You and your precious 24 fps Way, way back in April 2011, before the critics started spewing insults in their snooty, elvish way, director Peter Jackson posted a note to his Facebook page under the heading "48 Frames Per Second." He wanted us to know why he’d used a special format in the filming of The Hobbit. It was a way of "future-proofing" the production, he explained. The 24 fps standard was selected somewhat arbitrarily in the 1920s, so that everybody’s films could accommodate a soundtrack. But with digital production and projection... Slate

All-seeing headset gives you 360-degree vision Eyes in the back of your head -- you know you want them. And soon you may get your wish, simply by slipping on a headset that gives you a 360-degree field of vision. Called FlyVIZ, the system was designed by Jérôme Ardouin and colleagues at the Grande École d'Ingenieurs Paris-Laval in France. It captures images from every direction around the wearer, then transforms them into something our measly human vision system can comprehend. The system is at prototype stage... New Scientist

Google lands futurist Ray Kurzweil Google, like many top tech companies is always taking on new employees -- but in landing Ray Kurzweil this week, the search giant hasn't added your run-of-the-mill new hire. A brilliant technologist who also happens to be one of the world's most renowned futurists, Kurzweil announced on his blog Friday that he'll be joining Google on Dec. 17 as a director of engineering. The 64-year-old author and inventor said he will focus on machine learning and language processing projects in his new role. PCMag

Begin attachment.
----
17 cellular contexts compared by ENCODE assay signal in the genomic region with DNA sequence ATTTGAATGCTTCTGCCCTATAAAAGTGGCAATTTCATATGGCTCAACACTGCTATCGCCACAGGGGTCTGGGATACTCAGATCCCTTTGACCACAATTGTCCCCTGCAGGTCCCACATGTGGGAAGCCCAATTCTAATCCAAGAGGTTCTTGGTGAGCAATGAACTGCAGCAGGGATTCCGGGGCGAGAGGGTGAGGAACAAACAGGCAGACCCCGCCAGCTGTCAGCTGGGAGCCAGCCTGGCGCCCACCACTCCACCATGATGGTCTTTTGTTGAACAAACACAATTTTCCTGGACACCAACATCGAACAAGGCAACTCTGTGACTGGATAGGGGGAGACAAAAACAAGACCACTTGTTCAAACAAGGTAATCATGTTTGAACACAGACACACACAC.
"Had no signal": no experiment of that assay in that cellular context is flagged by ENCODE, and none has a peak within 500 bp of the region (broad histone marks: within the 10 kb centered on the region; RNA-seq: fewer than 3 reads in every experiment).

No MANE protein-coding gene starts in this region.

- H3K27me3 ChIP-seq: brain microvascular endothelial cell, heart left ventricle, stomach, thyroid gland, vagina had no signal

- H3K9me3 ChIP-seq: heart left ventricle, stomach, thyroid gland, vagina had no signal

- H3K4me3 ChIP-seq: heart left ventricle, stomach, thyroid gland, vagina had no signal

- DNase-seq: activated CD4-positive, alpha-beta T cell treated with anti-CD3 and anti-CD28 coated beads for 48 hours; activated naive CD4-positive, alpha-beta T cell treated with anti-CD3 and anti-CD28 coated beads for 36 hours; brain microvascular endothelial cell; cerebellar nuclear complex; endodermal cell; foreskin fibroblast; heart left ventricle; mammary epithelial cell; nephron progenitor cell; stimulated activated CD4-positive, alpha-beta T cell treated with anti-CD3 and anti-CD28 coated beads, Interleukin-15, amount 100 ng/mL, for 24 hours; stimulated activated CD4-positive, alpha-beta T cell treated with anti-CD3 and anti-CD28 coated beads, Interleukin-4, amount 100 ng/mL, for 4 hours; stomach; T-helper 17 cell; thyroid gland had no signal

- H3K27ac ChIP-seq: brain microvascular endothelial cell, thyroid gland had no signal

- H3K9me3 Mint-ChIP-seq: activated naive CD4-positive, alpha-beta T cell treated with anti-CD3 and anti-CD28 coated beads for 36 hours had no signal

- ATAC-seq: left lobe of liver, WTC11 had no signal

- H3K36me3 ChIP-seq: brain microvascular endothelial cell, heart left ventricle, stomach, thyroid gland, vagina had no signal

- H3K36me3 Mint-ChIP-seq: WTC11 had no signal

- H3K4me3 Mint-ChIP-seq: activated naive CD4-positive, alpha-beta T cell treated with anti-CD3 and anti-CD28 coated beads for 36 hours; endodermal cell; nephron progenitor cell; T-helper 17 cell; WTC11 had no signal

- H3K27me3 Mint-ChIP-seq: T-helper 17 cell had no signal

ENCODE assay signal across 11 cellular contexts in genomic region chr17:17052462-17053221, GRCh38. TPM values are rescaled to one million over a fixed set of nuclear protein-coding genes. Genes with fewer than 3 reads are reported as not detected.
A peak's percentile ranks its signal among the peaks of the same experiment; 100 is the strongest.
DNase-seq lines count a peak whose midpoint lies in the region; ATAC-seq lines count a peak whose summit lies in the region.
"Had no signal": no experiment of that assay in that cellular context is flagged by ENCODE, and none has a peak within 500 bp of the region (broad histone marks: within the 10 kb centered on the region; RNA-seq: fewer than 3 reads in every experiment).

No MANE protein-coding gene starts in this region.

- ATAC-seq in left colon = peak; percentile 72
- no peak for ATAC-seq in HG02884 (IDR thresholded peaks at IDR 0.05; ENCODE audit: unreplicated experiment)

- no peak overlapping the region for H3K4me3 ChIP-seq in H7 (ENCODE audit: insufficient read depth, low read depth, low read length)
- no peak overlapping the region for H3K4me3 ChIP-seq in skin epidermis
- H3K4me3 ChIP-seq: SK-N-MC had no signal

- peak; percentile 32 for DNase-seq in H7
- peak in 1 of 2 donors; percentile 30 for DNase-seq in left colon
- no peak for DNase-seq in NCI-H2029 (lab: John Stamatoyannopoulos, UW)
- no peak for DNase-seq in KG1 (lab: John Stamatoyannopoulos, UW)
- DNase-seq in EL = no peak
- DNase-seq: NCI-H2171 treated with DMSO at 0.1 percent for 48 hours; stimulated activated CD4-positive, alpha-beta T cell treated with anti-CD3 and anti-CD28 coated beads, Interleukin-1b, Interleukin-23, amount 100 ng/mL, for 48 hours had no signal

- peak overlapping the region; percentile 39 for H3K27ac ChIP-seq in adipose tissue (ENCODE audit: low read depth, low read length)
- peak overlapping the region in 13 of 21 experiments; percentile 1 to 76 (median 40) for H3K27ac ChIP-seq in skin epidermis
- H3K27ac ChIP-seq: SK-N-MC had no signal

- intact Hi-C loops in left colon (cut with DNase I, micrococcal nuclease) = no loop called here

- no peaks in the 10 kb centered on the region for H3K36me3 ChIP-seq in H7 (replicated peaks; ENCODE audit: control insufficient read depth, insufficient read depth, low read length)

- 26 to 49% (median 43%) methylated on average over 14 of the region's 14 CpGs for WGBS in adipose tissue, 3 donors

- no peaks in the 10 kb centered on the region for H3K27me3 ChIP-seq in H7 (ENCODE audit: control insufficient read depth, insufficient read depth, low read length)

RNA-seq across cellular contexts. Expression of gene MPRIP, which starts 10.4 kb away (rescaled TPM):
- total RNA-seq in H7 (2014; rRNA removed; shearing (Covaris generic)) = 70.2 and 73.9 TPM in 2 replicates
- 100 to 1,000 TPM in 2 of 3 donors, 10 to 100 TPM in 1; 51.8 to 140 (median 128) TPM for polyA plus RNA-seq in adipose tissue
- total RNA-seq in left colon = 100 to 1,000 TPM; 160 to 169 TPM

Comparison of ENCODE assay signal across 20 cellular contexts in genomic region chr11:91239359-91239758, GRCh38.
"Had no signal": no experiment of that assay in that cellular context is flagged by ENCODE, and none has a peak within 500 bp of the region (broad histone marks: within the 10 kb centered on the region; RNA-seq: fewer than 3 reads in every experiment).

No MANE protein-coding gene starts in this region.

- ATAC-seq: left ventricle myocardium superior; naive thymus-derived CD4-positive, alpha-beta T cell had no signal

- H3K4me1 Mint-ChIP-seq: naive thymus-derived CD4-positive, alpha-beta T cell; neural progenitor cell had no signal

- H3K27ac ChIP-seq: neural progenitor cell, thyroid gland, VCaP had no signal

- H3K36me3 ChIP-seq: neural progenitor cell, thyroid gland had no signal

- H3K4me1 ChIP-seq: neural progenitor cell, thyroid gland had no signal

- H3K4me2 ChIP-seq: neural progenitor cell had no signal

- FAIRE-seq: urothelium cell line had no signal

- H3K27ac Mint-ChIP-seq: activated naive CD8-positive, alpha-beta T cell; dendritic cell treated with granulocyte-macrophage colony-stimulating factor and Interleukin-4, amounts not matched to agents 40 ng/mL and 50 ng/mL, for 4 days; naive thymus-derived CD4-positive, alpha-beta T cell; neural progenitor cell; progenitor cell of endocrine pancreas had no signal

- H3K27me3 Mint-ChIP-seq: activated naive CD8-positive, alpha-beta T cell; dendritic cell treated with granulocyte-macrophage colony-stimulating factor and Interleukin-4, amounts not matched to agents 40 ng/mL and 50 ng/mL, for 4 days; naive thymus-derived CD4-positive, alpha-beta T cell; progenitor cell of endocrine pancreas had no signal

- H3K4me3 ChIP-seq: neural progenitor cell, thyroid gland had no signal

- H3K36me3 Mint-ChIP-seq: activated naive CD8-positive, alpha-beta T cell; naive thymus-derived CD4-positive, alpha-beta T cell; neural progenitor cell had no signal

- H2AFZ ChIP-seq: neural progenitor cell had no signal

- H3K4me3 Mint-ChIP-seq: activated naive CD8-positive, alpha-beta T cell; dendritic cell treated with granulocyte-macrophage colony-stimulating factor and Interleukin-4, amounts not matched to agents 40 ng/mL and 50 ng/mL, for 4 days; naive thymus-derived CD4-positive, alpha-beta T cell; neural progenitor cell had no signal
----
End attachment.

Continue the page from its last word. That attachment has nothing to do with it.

Op-ed -- A plea to Google: Protect our e-mail privacy We recently learned that even the director of the CIA, David Petraeus, can’t seem to secure his private e-mail conversations properly, and over the past month tech commentators have responded to that discovery with a familiar litany of depressing advice: Privacy doesn’t exist online, e-mail is as public as a postcard, and don’t say anything on the Internet you wouldn’t want to read in the newspaper. Civil libertarians, meanwhile, have urged the need for legal reforms... Ars Technica

Intel wins first round in patent fight that threatens chips Intel won the first round of a patent-infringement case that some lawmakers said may threaten jobs at the company’s U.S. manufacturing plants. The world’s largest semiconductor maker didn’t infringe the patents of closely held X2Y Attenuators LLC, U.S. International Trade Commission Judge David Shaw said in a notice posted on the agency’s website. The next step is a possible review of the judge’s findings by the full commission... Bloomberg